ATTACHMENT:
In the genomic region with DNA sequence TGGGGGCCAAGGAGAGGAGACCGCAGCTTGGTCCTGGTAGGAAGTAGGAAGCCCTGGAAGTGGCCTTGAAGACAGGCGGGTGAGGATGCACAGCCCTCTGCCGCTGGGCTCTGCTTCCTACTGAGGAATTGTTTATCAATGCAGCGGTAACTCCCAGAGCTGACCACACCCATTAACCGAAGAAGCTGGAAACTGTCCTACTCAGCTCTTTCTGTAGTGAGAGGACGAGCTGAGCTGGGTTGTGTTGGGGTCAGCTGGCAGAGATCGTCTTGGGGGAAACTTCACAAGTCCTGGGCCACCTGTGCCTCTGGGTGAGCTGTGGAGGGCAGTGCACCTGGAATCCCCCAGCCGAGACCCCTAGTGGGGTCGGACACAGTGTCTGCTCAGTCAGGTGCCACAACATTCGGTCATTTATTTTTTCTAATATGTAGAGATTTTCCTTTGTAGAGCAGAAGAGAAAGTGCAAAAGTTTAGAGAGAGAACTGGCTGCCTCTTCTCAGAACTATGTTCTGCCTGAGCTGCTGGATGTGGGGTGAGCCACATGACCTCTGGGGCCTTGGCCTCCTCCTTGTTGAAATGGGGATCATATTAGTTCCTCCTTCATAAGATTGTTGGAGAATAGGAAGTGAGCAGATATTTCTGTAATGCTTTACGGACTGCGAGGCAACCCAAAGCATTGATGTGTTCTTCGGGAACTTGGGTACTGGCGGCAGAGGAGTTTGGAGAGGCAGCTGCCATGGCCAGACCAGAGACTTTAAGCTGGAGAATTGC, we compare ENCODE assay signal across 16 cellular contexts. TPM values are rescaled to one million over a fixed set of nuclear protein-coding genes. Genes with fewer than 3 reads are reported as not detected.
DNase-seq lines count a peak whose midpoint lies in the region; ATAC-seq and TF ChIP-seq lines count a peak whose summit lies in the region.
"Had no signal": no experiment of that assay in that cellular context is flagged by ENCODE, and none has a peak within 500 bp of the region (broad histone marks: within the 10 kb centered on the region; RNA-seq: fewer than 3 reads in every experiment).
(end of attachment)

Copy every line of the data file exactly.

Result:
In the genomic region with DNA sequence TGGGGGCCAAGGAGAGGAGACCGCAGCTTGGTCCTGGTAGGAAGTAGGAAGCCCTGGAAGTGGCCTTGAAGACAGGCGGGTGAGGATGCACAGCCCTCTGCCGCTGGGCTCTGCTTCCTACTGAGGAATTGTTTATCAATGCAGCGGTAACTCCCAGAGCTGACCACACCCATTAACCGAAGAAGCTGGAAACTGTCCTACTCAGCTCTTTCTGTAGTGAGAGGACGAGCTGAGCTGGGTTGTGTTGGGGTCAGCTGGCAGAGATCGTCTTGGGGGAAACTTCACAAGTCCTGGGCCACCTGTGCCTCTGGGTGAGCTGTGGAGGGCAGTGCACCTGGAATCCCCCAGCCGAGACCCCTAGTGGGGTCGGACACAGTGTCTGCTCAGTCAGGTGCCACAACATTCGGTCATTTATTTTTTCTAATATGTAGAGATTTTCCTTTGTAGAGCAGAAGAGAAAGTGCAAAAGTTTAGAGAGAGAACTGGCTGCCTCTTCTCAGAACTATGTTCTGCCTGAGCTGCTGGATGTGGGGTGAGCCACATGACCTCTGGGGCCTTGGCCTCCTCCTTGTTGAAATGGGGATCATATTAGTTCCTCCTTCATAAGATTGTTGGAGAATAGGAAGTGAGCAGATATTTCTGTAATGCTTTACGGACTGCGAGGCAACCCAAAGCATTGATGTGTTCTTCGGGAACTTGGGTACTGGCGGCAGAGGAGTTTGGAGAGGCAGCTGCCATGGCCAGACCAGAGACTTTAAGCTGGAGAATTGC, we compare ENCODE assay signal across 16 cellular contexts. TPM values are rescaled to one million over a fixed set of nuclear protein-coding genes. Genes with fewer than 3 reads are reported as not detected.
DNase-seq lines count a peak whose midpoint lies in the region; ATAC-seq and TF ChIP-seq lines count a peak whose summit lies in the region.
"Had no signal": no experiment of that assay in that cellular context is flagged by ENCODE, and none has a peak within 500 bp of the region (broad histone marks: within the 10 kb centered on the region; RNA-seq: fewer than 3 reads in every experiment).